Minutes - TRIPS Council - View details of the intervention/statement

H.E. Ambassador Lundeg Purevsuren

53.   The issues addressed under items 3, 4 and 5 are commonly known as the triplets. These issues relate to TRIPS implementation issues and were part of the original built-in agenda under the TRIPS Agreement. Despite the call by ministers in the Doha Work Programme that these implementation issues be addressed as a matter of urgency, very little or scant attention has been given to these issues. I will address these items in turn. Review of the Provisions of Article 27.3(B) 54.   The three criteria for patentability (novelty, inventive step and industrial application) are not defined under TRIPS. Each WTO Member is free to interpret their meanings, which can determine what is patentable under local law. In addition, governments can refuse to grant patents for various reasons that may relate to public health, including inventions whose commercial exploitation needs to be prevented to protect human, animal or plant life or health (Article 27.2); diagnostic, therapeutic and surgical methods for treating humans or animals (Article 27.3a); and certain plant and animal inventions (Article 27.3b). 55.   South Africa has a depository system for the registration for patents, meaning that patent applications are examined only as to formalities and are not examined substantively. Accordingly, South Africa has not benefited from the above-mentioned exemption and limitation; and will only be able to do so once the substantive examination of patent applications has been implemented. The adoption of Phase 1 of the South Africa National IP Policy corrects this shortcoming by setting a framework for the operationalisation of substantive examination of patent applications. The IP policy also recommends statutorily codifying various approaches to assessing the patentability criteria, and this work is currently underway. 56.   Under current South African law, exceptions to patent rights are provided in Sections 25 and 36 of the Patents Act which provide: Section 25(4): A patent shall not be granted - (a) for an invention the publication or exploitation of which would be generally expected to encourage offensive or immoral behaviour; or (b) for any variety of animal or plant or any essentially biological process for the production of animals or plants, not being a micro-biological process or the product of such a process." 57.   The key impact of this flexibility is that countries can ensure that only true inventions are patented. Accordingly, in order to give full effect to the provisions of Article 27 of TRIPS, South Africa will in the near future embark on the substantive examination of patent applications and give further statutory guidance to courts regarding the interpretation Section 25(4) of the Patents Act. Relationship between the TRIPS Agreement and the Convention on Biological Diversity 58.   South Africa recalls its previous statements on this agenda item. The 2001 Doha Declaration, in paragraph 19, mandates the TRIPS Council to work on the issue of the relationship between the TRIPS Agreement and the UN Convention on Biological Diversity, as well as the protection of traditional knowledge and folklore. 59.   A large group of WTO Members have sought to introduce a mandatory disclosure requirement in patent applications. The best way to ensure the proper use of genetic resources and associated traditional knowledge is through an amendment of the TRIPS Agreement as set out in document TN/C/W/59. 60.   On the procedural side, we renew our call for Members to endorse a briefing by the CBD Secretariat on developments within the implementation of the Convention on Biological Diversity as well as for the TRIPS Secretariat to update the three technical notes contained in documents IP/C/W/368/Rev.1, IP/C/W/369/Rev.1 and IP/C/W/370/Rev.1. Protection of Traditional Knowledge and Folklore 61.   The demand for an international regime to protect traditional knowledge, genetic material or indigenous biological resource and folklore stems, for instance, from biopiracy. Historically genetic resources were accessed for free based on the world view that these were common heritage of humankind. However, with an increasing emphasis on protection of intellectual property rights and the impact of the private ownership of knowledge or products of genetic resources, this view changed - particularly through the introduction of the Convention on Biological Diversity and the Nagoya Protocol. 62.   Many Members have passed national laws and implemented the Nagoya Protocol, but biopiracy still continues to thrive, since national laws have limited territorial application. When challenging such violations, including the illegal and erroneous granting of patents in foreign jurisdictions, where patentability criteria may differ from one jurisdiction to another, enforcement and opposition costs may be prohibitive. 63.   There is no paucity of ideas in how we can deal with this matter, noting proposal TN/C/W/59. In our experience, even in light of an amendment of our Patents Act (57 of 1978, read together with the Patents Amendment Act 2005 (Act No. 20 of 2005)): Section 25(3A) requires every patent application for inventions for which protection is claimed, and that are based on or derived from an indigenous biological resource, genetic resource, or traditional knowledge or use, to disclose such information upon submission of the application with proof of prior informed consent (PIC) and ABS. Despite this requirement, biopiracy continues to occur. Amending the TRIPS Agreement to incorporate disclosure norms remains the most viable and effective way to address the issue of traditional knowledge and folklore as envisaged under Article 12 of the Doha Ministerial Declaration, noting that WIPO IGC process has not been able to make any headway in dealing with this matter.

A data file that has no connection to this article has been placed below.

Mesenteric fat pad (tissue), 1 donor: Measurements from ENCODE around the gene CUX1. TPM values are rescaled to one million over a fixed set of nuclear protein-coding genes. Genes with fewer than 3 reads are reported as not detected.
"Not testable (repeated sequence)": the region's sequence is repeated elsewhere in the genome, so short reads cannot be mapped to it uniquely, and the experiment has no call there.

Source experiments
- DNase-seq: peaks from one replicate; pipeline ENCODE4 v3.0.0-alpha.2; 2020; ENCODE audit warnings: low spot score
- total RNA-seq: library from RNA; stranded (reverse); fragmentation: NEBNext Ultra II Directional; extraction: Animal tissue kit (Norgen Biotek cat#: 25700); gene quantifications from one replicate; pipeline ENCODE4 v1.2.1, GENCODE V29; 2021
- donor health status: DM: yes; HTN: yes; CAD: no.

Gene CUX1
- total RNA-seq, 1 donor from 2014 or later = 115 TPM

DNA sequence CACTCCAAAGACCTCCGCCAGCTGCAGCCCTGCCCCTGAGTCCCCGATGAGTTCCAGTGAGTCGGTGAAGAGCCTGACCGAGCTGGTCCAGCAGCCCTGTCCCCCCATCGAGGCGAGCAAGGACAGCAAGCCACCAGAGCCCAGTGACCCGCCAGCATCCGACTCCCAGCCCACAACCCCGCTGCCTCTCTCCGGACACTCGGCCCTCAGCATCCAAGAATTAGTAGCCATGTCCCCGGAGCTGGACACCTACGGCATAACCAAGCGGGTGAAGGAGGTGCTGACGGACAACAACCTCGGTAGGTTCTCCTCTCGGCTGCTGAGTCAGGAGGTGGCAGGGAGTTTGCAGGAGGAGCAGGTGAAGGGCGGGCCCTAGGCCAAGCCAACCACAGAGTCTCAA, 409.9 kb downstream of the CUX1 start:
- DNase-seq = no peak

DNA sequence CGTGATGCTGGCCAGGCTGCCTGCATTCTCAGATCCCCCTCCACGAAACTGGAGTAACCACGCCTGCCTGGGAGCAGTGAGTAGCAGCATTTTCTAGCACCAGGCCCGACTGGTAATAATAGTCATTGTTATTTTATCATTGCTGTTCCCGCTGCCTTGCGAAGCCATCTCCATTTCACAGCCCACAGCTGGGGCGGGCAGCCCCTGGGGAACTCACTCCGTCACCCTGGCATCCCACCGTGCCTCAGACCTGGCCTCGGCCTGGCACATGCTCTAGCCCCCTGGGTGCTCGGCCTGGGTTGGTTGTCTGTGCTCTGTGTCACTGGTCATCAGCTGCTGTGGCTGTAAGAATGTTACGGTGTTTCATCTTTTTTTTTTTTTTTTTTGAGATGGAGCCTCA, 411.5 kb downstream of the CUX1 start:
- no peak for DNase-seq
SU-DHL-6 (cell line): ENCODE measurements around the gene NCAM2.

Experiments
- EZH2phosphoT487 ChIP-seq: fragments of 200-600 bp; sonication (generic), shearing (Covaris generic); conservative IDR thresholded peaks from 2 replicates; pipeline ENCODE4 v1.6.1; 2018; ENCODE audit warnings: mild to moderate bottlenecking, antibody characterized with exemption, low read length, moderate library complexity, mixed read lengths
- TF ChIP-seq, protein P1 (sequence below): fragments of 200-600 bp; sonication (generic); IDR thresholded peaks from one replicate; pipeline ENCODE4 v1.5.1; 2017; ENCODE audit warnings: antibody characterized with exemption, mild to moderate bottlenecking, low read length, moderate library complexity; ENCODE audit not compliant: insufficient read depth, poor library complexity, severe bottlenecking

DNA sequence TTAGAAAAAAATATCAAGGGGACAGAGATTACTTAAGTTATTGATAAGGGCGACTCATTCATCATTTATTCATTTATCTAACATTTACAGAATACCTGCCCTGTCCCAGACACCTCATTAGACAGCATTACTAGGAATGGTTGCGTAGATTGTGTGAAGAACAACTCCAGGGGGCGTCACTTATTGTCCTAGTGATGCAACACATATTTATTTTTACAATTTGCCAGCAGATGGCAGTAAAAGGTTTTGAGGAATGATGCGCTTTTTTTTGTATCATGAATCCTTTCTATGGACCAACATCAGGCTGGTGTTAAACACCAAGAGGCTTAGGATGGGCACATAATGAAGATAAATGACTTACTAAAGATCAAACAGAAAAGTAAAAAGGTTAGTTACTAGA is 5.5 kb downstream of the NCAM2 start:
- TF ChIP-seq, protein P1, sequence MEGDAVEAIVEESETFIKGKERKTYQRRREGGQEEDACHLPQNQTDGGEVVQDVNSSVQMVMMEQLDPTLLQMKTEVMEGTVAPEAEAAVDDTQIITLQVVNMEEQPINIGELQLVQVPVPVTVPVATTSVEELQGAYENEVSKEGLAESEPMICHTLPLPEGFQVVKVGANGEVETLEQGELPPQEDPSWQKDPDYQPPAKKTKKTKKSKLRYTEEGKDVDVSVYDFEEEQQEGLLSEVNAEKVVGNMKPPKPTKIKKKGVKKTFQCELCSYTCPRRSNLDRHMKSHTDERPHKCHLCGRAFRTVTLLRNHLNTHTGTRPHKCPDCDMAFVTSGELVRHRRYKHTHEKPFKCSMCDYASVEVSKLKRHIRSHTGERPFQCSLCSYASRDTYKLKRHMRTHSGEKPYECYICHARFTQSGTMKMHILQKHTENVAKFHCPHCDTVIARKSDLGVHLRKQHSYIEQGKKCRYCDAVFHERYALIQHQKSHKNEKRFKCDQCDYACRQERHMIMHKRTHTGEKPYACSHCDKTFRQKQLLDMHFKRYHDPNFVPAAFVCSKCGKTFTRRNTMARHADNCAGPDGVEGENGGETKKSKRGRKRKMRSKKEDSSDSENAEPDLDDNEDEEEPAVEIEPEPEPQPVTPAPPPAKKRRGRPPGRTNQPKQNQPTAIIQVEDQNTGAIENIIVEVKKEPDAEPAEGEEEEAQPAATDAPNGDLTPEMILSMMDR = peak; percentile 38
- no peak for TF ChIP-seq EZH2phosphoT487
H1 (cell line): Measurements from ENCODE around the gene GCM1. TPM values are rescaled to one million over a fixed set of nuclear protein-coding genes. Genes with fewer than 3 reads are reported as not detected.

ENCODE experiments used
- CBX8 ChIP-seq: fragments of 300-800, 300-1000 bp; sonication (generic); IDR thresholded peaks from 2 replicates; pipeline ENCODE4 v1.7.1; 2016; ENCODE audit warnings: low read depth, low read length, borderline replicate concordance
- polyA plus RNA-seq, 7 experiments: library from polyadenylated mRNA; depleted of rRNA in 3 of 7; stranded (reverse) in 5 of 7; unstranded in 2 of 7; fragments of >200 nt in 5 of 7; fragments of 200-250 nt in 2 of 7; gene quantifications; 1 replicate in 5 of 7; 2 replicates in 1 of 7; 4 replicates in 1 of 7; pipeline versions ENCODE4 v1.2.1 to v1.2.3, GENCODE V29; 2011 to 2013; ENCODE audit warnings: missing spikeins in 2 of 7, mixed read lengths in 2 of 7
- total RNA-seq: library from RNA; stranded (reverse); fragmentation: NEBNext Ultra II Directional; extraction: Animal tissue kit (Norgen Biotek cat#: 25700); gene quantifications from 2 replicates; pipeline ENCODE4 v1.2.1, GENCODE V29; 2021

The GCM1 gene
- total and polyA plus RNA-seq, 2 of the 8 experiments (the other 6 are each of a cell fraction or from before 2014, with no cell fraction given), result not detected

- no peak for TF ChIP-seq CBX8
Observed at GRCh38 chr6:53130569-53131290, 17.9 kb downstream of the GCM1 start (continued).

The Council took note of the statements made and agreed to revert to the matters at its next meeting.
14.   The Chair proposed that, following past practice, agenda items 3, 4 and 5 be addressed together. He noted that, Ukraine had recently submitted its responses to the List of Questions on Article 27.3(b), which had been circulated in document IP/C/W/125/Add.26. He invited Ukraine to introduce its submission.
15.   The representative of Ukraine took the floor.
16.   The Chair encouraged delegations to submit responses to the List of Questions or update their previous responses; as well as notify any relevant changes in legislation.
17.   He noted that two longstanding procedural issues under these items had been discussed extensively on the record, at every regular meeting of the Council for almost nine years:
a. First, the suggestion for the Secretariat to update the three factual notes on the Council's discussions on the TRIPS and CBD and related items; these notes were initially prepared in 2002 and last updated in 2006; and
b. second, the request to invite the CBD Secretariat to brief the Council on the Nagoya Protocol to the CBD, initially proposed in October 2010.
18.   Positions on these issues were well-known and already extensively recorded in the Council minutes. In addressing these procedural questions, he encouraged delegations to focus on suggestions as to how to resolve them.
19.   The representatives of South Africa; Bangladesh; India; Ecuador; Indonesia; the Plurinational State of Bolivia; Zimbabwe; Brazil; Nigeria; Australia; Thailand; Chile; China; Canada; Japan; Switzerland; and the United States of America took the floor.
20.   The Council took note of the statements made and agreed to revert to the matters at its next meeting.
IP/C/M/93, IP/C/M/93/Add.1